Archives for category: dessert

Prunes. Yick. Well, that’s most people’s reactions to them. Including mine. So why have I got three or four tins of them in the cupboard…? And why am I cooking with them…? Well, they were bought about 18 months ago for purely ‘medicinal’ purposes when I was pregnant. I mashed them into rice pudding every evening after dinner and forced them down.  I don’t know what it is about them. I love plums, both raw and cooked. They’re sweet, warm and comforting and are the embodiment of an English garden in late summer. But when they’re turned into prunes, they metamorphose into a cloying and sickly morass of yuckiness.

So why do I have a bowl of them in the fridge…? My 12-month-old son has, over the past week, rejected his early morning milk feed and I’ve had a devil of a job getting enough fluids into him. Predictably enough, he started having trouble in the nappy department so desperate measures were called for. Luckily for me, Thomas eats nearly everything that’s put in front of him, including prunes mashed into custard. Crisis averted. But that left me with a bowl of prunes in the fridge. They’ve been lurking there for the past couple of days, glowering at me every time I open the fridge door, daring me to do something with them. It was at the back of my mind that, if I left them there another couple of days, I’d be justified in throwing them out. But then I thought, “How wasteful – there’s a recession on! I’ll see if I can disguise them in a brownie…” And voilà!
You can’t actually taste the prunes but they enhance the chocolate, giving an almost licorice-like flavour, cut the sugar needed by more than half and add a velvety softness. Great with a cup of cha.

Gluten-free chocolate and prune brownies

Makes 12 brownies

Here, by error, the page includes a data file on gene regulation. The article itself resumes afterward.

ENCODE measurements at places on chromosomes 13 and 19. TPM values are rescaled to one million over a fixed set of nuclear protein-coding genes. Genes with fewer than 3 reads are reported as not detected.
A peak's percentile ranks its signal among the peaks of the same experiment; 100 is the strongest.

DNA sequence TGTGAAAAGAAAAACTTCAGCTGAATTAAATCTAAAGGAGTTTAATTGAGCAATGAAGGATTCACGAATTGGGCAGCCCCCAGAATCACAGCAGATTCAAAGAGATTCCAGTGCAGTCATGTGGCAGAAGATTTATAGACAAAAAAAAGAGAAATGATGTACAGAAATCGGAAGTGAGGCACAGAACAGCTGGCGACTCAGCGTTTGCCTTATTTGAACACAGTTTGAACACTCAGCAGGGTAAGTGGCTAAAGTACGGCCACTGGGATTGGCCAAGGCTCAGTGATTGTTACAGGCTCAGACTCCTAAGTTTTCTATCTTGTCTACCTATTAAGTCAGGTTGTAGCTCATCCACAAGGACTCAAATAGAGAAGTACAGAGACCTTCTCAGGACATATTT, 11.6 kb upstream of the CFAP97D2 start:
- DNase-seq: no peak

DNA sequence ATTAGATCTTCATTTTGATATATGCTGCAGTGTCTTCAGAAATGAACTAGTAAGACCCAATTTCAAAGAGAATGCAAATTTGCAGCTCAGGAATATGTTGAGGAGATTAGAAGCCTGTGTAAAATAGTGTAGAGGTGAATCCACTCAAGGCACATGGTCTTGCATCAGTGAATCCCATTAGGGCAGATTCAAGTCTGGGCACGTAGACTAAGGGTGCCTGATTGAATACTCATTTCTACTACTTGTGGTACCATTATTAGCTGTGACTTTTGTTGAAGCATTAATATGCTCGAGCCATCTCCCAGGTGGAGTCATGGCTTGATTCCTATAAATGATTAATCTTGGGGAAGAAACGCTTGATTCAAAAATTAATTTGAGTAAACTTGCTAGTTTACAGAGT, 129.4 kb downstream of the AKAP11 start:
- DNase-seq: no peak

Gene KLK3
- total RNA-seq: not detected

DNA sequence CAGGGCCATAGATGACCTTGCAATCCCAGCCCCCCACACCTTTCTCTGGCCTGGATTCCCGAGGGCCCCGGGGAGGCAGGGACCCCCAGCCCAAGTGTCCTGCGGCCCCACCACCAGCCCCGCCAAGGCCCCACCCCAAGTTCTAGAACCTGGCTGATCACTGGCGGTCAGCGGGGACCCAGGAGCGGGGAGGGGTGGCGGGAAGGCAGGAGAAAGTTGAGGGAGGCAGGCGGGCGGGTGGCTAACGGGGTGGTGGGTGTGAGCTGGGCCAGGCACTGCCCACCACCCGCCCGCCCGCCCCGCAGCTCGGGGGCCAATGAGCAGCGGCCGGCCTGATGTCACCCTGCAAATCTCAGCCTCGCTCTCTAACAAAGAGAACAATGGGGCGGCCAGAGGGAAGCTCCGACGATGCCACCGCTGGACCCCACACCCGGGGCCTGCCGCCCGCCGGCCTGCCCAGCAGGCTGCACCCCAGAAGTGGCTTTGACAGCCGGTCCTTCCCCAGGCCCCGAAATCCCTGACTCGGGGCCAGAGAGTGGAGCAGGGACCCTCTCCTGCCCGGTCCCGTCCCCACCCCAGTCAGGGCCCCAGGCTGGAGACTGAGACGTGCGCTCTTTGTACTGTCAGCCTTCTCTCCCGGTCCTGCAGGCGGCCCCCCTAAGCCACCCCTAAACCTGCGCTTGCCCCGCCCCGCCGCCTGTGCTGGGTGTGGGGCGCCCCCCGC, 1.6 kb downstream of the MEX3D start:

3 medium eggs
95g dark Muscovado sugar
pinch salt
2 tbsp gluten-free plain (all-purpose) flour
70g cocoa powder
2 tsp baking powder
100g ground almonds
2 tsp vanilla essence
175g drained and pitted tinned prunes
You will also need a 24cm x 20cm x 4cm brownie tin
Preheat the oven to 150°C (mine’s fan-assisted – presumably conventional ovens would need to be about 160°C). Line the base and sides of the brownie tin with baking parchment. Lightly brush the parchment with oil.
Whisk the eggs, sugar and salt in a large mixing bowl with a hand-held electric whisk for 5 minutes until tripled in volume.
Purée the prunes in a blender or food processor until smooth and add to the mixture. Sift the flour, cocoa powder and baking powder into the bowl. Add the ground almonds and vanilla essence and beat everything until well combined.
Pour the mixture into the prepared tin. Cook in the middle of the oven for 20-25 minutes*. Remove from the oven and cool in the tin for 20 minutes. Remove from the tin, peel off the parchment and cut into individual brownies.
*I took the brownies out after 25 minutes. I think, next time, I would see what they were doing after 20, just to see if I could get them a bit more squidgey.